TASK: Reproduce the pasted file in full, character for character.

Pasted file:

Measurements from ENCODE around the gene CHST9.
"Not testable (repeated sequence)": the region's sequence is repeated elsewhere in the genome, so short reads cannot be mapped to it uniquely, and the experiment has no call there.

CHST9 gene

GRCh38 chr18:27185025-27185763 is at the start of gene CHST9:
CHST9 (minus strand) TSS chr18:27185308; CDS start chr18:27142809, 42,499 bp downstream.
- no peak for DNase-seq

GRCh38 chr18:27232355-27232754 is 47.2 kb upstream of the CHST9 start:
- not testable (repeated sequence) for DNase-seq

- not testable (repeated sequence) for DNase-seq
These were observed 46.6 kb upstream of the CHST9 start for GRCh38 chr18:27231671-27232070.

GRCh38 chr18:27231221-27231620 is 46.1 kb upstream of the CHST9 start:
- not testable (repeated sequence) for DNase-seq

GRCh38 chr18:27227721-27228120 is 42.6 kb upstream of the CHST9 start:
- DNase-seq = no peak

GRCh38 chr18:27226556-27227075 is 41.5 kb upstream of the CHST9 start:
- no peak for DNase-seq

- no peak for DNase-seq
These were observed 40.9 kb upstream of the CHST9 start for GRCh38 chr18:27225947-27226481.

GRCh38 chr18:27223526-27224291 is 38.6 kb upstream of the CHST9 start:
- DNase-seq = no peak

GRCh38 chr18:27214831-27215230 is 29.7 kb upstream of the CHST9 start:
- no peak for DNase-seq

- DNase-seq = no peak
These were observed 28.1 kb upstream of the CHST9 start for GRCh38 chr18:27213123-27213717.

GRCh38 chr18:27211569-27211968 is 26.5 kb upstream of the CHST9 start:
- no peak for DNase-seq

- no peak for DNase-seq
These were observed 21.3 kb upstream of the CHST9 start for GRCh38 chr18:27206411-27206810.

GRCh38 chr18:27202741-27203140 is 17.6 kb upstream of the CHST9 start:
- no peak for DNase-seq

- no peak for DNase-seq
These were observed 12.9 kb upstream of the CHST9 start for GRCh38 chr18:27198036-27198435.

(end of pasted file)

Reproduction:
Measurements from ENCODE around the gene CHST9.
"Not testable (repeated sequence)": the region's sequence is repeated elsewhere in the genome, so short reads cannot be mapped to it uniquely, and the experiment has no call there.

CHST9 gene

GRCh38 chr18:27185025-27185763 is at the start of gene CHST9:
CHST9 (minus strand) TSS chr18:27185308; CDS start chr18:27142809, 42,499 bp downstream.
- no peak for DNase-seq

GRCh38 chr18:27232355-27232754 is 47.2 kb upstream of the CHST9 start:
- not testable (repeated sequence) for DNase-seq

- not testable (repeated sequence) for DNase-seq
These were observed 46.6 kb upstream of the CHST9 start for GRCh38 chr18:27231671-27232070.

GRCh38 chr18:27231221-27231620 is 46.1 kb upstream of the CHST9 start:
- not testable (repeated sequence) for DNase-seq

GRCh38 chr18:27227721-27228120 is 42.6 kb upstream of the CHST9 start:
- DNase-seq = no peak

GRCh38 chr18:27226556-27227075 is 41.5 kb upstream of the CHST9 start:
- no peak for DNase-seq

- no peak for DNase-seq
These were observed 40.9 kb upstream of the CHST9 start for GRCh38 chr18:27225947-27226481.

GRCh38 chr18:27223526-27224291 is 38.6 kb upstream of the CHST9 start:
- DNase-seq = no peak

GRCh38 chr18:27214831-27215230 is 29.7 kb upstream of the CHST9 start:
- no peak for DNase-seq

- DNase-seq = no peak
These were observed 28.1 kb upstream of the CHST9 start for GRCh38 chr18:27213123-27213717.

GRCh38 chr18:27211569-27211968 is 26.5 kb upstream of the CHST9 start:
- no peak for DNase-seq

- no peak for DNase-seq
These were observed 21.3 kb upstream of the CHST9 start for GRCh38 chr18:27206411-27206810.

GRCh38 chr18:27202741-27203140 is 17.6 kb upstream of the CHST9 start:
- no peak for DNase-seq

- no peak for DNase-seq
These were observed 12.9 kb upstream of the CHST9 start for GRCh38 chr18:27198036-27198435.